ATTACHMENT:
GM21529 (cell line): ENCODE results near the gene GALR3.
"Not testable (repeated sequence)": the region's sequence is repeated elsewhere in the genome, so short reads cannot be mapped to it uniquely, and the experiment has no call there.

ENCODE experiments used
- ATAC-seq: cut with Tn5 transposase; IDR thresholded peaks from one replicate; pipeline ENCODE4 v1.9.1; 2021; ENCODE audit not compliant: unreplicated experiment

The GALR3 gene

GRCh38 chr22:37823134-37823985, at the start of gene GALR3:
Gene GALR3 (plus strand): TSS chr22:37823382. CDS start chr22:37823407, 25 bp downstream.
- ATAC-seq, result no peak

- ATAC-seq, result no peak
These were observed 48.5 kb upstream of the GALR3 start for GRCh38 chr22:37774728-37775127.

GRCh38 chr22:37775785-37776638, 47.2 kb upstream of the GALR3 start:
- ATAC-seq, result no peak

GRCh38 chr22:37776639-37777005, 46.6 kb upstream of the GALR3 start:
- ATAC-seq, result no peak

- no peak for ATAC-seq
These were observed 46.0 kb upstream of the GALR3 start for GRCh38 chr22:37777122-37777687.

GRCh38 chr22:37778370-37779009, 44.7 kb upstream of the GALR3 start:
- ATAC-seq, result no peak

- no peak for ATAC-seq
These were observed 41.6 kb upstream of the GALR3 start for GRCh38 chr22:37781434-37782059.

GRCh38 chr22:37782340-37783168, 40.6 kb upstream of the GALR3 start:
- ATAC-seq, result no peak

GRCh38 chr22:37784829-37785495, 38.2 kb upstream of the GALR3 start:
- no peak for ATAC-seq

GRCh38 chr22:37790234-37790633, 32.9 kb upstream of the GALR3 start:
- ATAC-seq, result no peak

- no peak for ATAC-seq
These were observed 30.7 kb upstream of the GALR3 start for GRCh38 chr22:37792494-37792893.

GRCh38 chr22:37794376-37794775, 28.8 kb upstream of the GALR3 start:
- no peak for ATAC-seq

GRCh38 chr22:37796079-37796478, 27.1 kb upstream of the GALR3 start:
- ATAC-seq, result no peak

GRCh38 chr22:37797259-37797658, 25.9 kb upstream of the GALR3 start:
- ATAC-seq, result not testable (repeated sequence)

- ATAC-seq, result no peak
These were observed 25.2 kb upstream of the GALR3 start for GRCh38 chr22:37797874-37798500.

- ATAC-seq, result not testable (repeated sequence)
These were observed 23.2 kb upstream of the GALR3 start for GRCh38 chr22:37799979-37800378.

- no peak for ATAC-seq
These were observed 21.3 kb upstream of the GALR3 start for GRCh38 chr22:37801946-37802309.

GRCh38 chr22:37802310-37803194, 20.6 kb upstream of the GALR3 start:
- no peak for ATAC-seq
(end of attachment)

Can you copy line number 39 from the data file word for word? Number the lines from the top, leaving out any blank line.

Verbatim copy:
- no peak for ATAC-seq